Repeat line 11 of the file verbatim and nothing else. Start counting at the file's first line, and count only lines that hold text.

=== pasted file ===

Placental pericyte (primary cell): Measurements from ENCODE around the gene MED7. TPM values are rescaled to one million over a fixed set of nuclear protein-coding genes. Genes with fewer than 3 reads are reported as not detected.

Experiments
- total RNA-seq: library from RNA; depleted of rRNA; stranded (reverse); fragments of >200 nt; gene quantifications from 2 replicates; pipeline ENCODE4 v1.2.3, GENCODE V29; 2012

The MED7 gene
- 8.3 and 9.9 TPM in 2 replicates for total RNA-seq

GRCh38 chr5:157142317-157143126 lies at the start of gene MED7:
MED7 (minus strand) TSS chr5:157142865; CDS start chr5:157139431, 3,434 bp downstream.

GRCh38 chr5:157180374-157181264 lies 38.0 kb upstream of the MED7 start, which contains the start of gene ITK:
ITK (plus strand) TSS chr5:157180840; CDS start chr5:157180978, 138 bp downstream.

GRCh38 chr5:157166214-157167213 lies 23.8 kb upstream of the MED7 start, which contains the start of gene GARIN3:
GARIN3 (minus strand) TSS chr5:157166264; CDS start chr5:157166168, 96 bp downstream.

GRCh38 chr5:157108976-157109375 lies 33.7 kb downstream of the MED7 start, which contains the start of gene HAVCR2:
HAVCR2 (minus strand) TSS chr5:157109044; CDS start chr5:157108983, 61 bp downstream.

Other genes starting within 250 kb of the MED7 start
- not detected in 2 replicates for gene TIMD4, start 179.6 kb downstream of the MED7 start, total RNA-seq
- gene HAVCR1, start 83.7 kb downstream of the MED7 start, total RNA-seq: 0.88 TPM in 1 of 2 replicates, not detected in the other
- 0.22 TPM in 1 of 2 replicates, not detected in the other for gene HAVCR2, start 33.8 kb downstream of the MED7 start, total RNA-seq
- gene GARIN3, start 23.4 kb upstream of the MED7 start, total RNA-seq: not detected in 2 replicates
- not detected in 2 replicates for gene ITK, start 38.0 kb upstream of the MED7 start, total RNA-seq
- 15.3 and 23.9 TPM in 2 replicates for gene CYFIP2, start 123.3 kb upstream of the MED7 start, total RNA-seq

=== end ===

GARIN3 (minus strand) TSS chr5:157166264; CDS start chr5:157166168, 96 bp downstream.